RL02-USB Controller Status/Problem

Pete Turnbull pete at dunnington.plus.com
Tue Apr 7 07:41:08 CDT 2015

On 06/04/2015 23:54, Christopher Parish wrote:
> Progress is good on the RL02-USB controller. I've gotten complete
> operation working as expected with the usual tools for disk access
> (badblocks, dd, etc.), and SIMH can access the real packs via the
> controller's block device (i.e. attach rl0 /dev/sdX).

Very good!  I want one :-)

> The issue is most obvious when backing up and restoring disk images.
> Suppose I backup a pack with 1 bad sector. I have two choices of what
> to do with the bad sector (specifically if it's a bad header), I
> could skip the sector (reporting an IO error), or I could report all
> zeros for the sector.

 > The usual trick of having the controller re-map the bad sectors will
 > not work because the platters in the RL02 are removable.

DEC does it by having the driver software remap sectors.

 > Writing some
 > mapping index on the disk pack or holding back sectors in reserve
 > will break compatibility with the original systems (PDP8s/11s/VAXes)
 > and all their software (an unacceptable solution).

Eh?  Use the existing bad block table which is on an RL01 or RL02, as on 
many other DEC disks.

Return an error.  Unless it's a block that's already in the bad block 
table at the end of the disk, in which case return the content of the 
remapped block, of course.  If you don't do that, you'll break things in 

> I vaguely remember reading about a program on RT-11 you would run
> (before?) backing up the filesystem. What was this program? How did
> it work? Did it make the data position independent?

There are several ways to detect or handle bad blocks in RT-11.  I 
suspect you're thinking of INIT/BAD or more likely DIR/BAD, or possibly 

INIT is is the monitor command to create an RT-11 filesystem on a disk; 
the /BAD option (full name BADBLOCKS, can be shortened to as little as 
/BA) tells it to scan the disk and report any bad blocks it finds.  With 
no other options, it creates directory entries for files called FILE.BAD 
covering those blocks.  INIT/BAD:RETAIN keeps any FILE.BAD it finds, and 
in most versions doesn't actually scan.  This is really meant for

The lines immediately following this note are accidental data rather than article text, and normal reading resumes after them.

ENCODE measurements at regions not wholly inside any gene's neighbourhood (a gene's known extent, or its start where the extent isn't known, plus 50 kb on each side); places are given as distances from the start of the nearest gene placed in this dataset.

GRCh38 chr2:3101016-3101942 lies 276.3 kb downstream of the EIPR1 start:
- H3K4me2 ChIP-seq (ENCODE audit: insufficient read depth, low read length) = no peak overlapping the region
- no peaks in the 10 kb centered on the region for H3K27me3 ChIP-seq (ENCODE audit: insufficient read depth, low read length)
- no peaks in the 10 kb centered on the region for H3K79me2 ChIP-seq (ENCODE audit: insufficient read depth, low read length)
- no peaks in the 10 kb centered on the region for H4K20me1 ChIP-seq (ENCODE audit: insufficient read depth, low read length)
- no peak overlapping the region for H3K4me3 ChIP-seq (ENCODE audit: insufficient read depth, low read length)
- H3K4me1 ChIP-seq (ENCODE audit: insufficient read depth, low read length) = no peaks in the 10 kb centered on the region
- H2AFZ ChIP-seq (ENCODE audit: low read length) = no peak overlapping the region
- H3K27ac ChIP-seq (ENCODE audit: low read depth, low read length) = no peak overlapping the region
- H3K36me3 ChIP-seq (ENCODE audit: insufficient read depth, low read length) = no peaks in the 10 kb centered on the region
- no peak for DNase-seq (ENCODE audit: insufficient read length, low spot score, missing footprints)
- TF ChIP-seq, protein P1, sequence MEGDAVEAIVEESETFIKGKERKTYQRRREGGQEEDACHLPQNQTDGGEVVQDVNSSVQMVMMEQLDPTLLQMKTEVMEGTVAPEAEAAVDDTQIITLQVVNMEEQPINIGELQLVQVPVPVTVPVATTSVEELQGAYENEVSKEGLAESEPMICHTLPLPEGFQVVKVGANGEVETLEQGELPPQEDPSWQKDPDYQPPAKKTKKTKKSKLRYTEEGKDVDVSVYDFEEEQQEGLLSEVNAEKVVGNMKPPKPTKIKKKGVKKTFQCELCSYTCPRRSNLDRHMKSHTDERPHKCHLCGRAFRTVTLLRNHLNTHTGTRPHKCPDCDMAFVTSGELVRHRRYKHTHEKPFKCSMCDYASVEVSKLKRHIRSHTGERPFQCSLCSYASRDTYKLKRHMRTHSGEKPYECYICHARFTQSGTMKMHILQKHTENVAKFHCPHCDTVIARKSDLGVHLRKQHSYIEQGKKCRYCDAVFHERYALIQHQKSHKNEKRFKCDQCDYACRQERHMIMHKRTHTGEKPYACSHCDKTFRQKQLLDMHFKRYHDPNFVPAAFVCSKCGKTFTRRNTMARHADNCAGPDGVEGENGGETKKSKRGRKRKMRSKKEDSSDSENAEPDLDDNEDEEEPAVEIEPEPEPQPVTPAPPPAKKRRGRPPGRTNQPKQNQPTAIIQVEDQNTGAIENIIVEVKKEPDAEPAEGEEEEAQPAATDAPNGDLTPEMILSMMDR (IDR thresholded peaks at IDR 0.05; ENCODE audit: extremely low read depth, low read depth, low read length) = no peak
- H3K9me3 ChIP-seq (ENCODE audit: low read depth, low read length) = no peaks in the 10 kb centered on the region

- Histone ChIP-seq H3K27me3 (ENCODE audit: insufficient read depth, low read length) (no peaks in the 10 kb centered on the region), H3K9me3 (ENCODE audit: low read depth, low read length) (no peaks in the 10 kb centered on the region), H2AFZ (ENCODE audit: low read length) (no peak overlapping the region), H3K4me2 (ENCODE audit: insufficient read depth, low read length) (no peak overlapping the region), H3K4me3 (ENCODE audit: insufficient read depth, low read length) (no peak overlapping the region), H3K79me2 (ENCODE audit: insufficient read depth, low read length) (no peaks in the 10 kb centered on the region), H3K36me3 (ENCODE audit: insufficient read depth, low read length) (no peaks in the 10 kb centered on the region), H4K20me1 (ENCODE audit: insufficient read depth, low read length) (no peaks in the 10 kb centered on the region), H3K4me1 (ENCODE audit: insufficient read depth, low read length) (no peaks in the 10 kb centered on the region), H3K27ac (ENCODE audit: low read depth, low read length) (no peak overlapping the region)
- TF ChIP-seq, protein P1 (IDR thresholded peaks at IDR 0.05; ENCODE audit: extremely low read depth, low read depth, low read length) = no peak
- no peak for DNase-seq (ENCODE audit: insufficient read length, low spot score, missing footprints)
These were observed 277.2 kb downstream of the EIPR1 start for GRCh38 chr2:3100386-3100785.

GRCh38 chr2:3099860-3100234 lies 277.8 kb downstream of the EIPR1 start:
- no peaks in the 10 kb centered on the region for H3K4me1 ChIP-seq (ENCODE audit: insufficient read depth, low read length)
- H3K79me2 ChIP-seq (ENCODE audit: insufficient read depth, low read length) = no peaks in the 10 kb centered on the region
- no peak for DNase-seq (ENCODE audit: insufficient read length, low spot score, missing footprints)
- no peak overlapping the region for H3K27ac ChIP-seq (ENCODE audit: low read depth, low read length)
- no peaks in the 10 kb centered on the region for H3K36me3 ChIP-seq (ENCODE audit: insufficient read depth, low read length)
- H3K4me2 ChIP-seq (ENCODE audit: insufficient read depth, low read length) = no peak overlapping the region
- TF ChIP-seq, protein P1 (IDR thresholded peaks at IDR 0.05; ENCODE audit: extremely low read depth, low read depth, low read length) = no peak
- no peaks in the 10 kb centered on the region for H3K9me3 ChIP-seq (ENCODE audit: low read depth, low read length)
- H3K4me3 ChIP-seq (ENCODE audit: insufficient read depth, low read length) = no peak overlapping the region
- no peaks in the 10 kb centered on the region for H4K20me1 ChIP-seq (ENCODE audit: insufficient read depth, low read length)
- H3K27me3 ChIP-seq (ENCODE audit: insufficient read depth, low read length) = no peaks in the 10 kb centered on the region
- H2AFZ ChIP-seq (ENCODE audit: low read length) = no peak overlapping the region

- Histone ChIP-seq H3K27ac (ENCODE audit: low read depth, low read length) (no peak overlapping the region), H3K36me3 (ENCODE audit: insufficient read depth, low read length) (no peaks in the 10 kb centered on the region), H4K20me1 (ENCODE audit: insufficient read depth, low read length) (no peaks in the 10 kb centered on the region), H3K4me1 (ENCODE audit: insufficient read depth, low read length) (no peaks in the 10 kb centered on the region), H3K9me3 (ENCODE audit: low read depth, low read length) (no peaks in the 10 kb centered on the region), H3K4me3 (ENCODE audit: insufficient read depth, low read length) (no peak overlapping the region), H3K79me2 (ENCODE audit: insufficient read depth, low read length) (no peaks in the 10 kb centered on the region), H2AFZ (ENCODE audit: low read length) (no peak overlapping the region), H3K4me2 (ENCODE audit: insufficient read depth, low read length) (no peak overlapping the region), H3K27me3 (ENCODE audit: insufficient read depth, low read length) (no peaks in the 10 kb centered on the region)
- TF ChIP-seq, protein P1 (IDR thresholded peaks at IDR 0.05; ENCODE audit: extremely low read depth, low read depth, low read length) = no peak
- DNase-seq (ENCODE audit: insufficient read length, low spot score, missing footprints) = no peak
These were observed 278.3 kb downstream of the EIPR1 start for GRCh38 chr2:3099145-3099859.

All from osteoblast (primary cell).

devices that don't have a DEC standard bad block table (like floppies).

Alternatively INIT/BAD/REPLACE doesn't write FILE.BAD but instead 
updates the bad block table at the end of the disk; /REPLACE overwrites 
the table, whereas REPLACE:RETAIN adds to it.  Note that the DL(X) 
drivers in RT-11, as in other DEC OSs, know about the bad block table.

But of course you wouldn't use INIT just before making a backup ;-)
And it wouldn't work if your controller lies and returns zeros for bad 
blocks; that would be a very bad idea and will cause things to fail badly.

The SQUEEZE command compresses a disk by shuffling up all the files 
(except FILE.BAD) to be contiguous (RT-11 always writes individual files 
as contiguous blocks on disk but gaps between files can arise as things 
are deleted or rewritten).  It honours the bad block table (and/or 
FILE.BAD), as do other disk utilities, because the drivers do that.  If 
your driver doesn't, it'll fail.

If you just want to quickly scan a disk for errors, a common way is to 
do COPY/DEV/IGN DLx: NL: which does a block for block copy of the entire 
disk to the NULL device, reporting errors but not stopping on them 
(/COPY/DEVICE/IGNORE).  It's common to do that just after formatting a 
disk, but before INIT, for example if you're working with a non-RT-11 
filesystem.  BTW, for other COPY operations, it ignores FILE.BAD files, 
for obvious reasons, unless you specifically include them.

You were probably thinking of the DIR command.  /BAD is also an option 
to DIR; it can tell also you which files are affected by bad blocks.  It 
scans the entire disk for bad blocks, and even works on non-RT-11 disks. 
  If it finds any, it will report the block number in octal and decimal, 
and tell you if it's "Replaced" or "Replaceable" - ie if it's already in 
the bad block table - but it won't change the table for you.  The full 
tell you what files are affected, assuming it's an RT-11 filesystem; 
/START and /END allow you specify a range rather than the whole disk. 
There's also a /WAIT option that pauses to let you change disks before 

BACKUP (or BUP) scans the target disk for bad blocks before copying a 
saveset to it (and stops if it finds any).

You can't FORMAT an RL01 or RL02, but you can FORMAT/VERIFY:ONLY one. 
That writes patterns over the surface to test it, much more thoroughly 


Pete Turnbull

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